The identity theorist’s Erik Erikson and James Marcia were crucial contributors to the psychological interpretation of a person’s personality and social development. Erik Erikson is most famously known for his theories on the adolescent search for identity and his ideas regarding a person’s self-discovery. James Marcia expanded further on Erikson’s concepts through his proposal of the four identity statuses, which include moratorium, foreclosure, diffusion, and achievement, as well as the four human crises’. As psychology is becoming more and more developed in our modern society, it has become more socially acceptable to criticize or expose the issues psychology entails, particularly human identity, which often times can be the most controversial topic. In the blockbuster film, Good Will Hunting, the main character Will has natural genius capabilities but struggles to understand his place in the world due to a dramatic past and his tough exterior as an orphan from South Boston. Although it is arguable that Will appreciated his talent but preferred to live his life as it was before recognition, Will Hunting depicted the theories of identity through his relationship with Skylar and his guidance from Sean.
Even though Will enjoyed his life of literature and education behind closed doors, it was indeterminable whether Will was content with his life or eager to leave his comfort zone in Southie to challenge his intellect at the beginning of the film. For example, while working as a janitor at MIT Will solves a problem that the current students at the institute had yet to conquer, however Will would not admit to the professors that he had solved it. This shows that Will lacks aspects of self-realization because once the professors realize he is the genius, Will mocks the therapy sessions and mathematical lessons that the professors organized in order to help him reach his full potential.
In addition to that, Will’s best friends depict the epitome of “city kids” who balance blue collar jobs with nighttime bar reunions and it is evident that because this is the only life Will has ever known, he is hesitant to lead the life he is stereotypically supposed to. It takes the guidance from Will’s best friend Chuck, to finally persuade Will to take advantage of his gift, not for himself, but for his friends and every other kid with the same lack of opportunities who would give anything for Will’s intelligence. At first Will was uncomfortable with realizing his intelligence but eventually he learned he needed to take advantage of his skills.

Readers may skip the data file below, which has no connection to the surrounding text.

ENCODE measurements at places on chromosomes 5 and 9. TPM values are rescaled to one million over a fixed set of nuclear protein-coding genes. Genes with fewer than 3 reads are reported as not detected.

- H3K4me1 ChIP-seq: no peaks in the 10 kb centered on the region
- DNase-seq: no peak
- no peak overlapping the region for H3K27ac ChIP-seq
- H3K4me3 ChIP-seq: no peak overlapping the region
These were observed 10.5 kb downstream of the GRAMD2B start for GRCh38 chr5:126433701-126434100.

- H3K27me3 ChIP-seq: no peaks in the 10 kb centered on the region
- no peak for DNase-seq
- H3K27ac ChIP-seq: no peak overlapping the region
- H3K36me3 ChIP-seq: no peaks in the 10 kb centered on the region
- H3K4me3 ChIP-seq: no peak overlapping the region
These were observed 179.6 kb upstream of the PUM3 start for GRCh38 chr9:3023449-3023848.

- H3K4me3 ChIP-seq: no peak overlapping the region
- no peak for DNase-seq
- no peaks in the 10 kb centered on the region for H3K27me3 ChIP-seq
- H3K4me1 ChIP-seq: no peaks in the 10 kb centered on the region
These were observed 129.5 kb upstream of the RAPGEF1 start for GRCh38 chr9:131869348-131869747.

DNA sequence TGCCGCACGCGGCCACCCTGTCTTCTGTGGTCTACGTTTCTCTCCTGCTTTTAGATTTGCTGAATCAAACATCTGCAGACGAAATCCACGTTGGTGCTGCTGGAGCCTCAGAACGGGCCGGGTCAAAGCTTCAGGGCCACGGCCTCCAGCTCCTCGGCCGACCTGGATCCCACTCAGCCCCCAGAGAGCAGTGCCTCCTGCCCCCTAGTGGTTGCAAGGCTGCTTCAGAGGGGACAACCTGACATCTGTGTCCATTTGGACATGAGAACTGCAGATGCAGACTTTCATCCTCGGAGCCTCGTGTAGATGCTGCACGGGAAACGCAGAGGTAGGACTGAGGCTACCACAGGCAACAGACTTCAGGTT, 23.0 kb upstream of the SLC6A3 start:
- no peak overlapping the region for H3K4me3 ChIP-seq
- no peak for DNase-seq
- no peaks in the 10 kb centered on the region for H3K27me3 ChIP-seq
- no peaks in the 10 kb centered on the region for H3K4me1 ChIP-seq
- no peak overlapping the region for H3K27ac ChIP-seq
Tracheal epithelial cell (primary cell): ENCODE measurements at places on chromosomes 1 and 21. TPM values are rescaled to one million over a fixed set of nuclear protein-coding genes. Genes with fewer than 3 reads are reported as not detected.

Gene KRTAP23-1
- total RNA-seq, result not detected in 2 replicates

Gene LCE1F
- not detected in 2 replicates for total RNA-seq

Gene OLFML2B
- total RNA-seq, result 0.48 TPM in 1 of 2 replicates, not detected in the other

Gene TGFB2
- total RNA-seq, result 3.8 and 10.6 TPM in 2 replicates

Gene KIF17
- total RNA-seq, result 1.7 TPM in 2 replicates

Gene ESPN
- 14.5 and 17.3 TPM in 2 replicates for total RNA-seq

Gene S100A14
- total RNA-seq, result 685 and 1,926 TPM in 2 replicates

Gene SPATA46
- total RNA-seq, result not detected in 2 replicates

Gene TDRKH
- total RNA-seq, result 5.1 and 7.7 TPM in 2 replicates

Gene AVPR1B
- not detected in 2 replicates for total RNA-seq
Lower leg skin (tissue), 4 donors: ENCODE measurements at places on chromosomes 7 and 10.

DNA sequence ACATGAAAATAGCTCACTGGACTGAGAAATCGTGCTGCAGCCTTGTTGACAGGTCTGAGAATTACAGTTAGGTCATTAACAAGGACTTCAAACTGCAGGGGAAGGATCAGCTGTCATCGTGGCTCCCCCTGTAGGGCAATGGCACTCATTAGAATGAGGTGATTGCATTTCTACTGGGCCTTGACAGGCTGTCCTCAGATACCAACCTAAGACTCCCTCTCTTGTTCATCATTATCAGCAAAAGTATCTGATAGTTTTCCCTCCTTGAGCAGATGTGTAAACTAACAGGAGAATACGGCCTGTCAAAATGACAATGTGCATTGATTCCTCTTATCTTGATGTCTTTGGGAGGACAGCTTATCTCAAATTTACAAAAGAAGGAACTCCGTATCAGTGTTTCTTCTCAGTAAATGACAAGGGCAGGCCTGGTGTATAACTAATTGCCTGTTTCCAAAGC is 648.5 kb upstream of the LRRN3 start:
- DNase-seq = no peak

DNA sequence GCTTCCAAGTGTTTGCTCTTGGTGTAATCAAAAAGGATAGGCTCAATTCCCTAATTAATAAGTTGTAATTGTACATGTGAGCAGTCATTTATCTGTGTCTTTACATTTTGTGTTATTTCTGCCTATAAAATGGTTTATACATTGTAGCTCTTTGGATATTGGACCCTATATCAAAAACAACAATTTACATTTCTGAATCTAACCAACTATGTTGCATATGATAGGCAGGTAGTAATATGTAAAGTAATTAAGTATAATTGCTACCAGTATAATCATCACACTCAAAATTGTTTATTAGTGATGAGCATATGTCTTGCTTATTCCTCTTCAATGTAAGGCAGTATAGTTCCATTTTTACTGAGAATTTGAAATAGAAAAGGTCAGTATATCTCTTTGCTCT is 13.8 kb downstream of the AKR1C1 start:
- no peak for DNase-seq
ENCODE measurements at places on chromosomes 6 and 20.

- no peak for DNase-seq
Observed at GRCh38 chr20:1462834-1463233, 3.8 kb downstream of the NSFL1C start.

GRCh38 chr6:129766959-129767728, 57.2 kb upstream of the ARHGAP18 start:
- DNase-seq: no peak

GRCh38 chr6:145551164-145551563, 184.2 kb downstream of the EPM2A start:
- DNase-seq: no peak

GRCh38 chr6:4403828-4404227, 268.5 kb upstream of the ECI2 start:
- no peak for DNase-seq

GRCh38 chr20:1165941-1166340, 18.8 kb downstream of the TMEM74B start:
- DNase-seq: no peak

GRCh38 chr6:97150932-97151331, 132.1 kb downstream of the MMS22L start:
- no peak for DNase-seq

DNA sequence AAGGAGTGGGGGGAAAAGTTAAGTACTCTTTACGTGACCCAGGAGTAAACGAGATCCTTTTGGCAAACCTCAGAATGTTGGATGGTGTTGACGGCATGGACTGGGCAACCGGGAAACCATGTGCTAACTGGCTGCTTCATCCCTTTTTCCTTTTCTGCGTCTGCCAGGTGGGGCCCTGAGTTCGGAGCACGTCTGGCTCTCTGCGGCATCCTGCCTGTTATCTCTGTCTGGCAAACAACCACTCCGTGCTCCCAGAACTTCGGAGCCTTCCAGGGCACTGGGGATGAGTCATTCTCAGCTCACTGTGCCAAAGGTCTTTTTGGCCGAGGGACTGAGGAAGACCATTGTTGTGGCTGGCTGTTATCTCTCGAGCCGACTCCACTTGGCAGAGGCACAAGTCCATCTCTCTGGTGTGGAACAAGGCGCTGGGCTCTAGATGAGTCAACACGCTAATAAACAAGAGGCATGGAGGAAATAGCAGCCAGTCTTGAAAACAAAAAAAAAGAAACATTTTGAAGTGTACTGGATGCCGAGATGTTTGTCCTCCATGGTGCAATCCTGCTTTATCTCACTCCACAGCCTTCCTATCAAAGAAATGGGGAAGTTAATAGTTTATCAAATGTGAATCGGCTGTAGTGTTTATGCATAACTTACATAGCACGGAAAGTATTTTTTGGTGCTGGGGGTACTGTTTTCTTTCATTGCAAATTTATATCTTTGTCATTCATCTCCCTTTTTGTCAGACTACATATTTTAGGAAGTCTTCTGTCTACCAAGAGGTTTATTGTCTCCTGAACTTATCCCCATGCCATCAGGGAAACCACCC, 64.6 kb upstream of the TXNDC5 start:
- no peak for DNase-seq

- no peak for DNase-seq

Sean’s influence on Will proved that Will experienced the process of identity discovery proposed by James Marcia because of Sean’s ability to help Will out of his identity crisis. According to Marcia a person experiences four identity crises including future work, moral standards, religion, and political view. During the movie, Sean helps Will by guiding him past the future work crisis through therapy sessions and Sean’s real life experience recollections. In addition, Sean enables Will to overcome his moral standard crisis particularly regarding women. Throughout the movie Sean is able to overcome Will’s sarcastic defense mechanisms and on their last session when each man reveals they were abused as children, Sean sees the true person that Will is and realizes he has properly prepared him for a future job in the real world. Sean encourages Will’s relationship with Harvard Student Skylar because he wants Will to recognize his ability to have an emotional relationship with a woman without pushing them away, which ultimately proved his change in moral standard.
When Will meets Skylar she is unlike any girl he has ever known, and as their relationship grows serious, Will’s fear of commitment supports his struggle with his identity status. After Will receives Skylar’s number he is not contemplating commitment nor immediately calls her. Psychologically he is at the stage of moratorium where he delays decisions about Skylar before going out with her again as well as not disregarding his options with other woman, as he tells his psychologist Sean that he has slept with many woman. However, when Will takes Skylar to the dog track he proves his committal to her as his girlfriend, which supports the proceeding identity status of foreclosure. Next, after their relationship grows serious, Skylar asks Will to come to California with her as she attends Stanford yet Will refuses her offer and feels the need to distance himself from her.
The issue escalates further when Skylar tries to comfort Will about his tragic past, which infuriates Will even further. After their break-up Will searches for the meaning of life with help from his best friend’s who purchase him a car to help him commute to a new job which would enable him to break from his “tough city guy” image. Between the time of breakup, job interviews, and guidance from Chuck Will discovers his potential and strives to successfully use his talent through the identity status of diffusion. Finally Will reaches the achievement identity status as he leaves Boston to reunite with Skylar in California, which proves to be the greatest decision of his life.
Overall, Will did undergo the four identity statuses and experience the crises that James Marcia and Erik Erikson proposed in their theories of self-discovery. Will’s relationship with Skylar particularly proves that Will underwent the four identity statuses of moratorium, foreclosure, diffusion, and achievement because of his refusal to get emotionally attached to her at first, and then by the conclusion of the movie, ready to commit his life to her. Also, through the guidance of Sean Will overcame the identity crises of future work and moral standards. In the end, although it appeared as if Will could never behind his reputation of a South Boston rebel, through his relationships with Skylar and Sean Will was prepared to reach his full potential.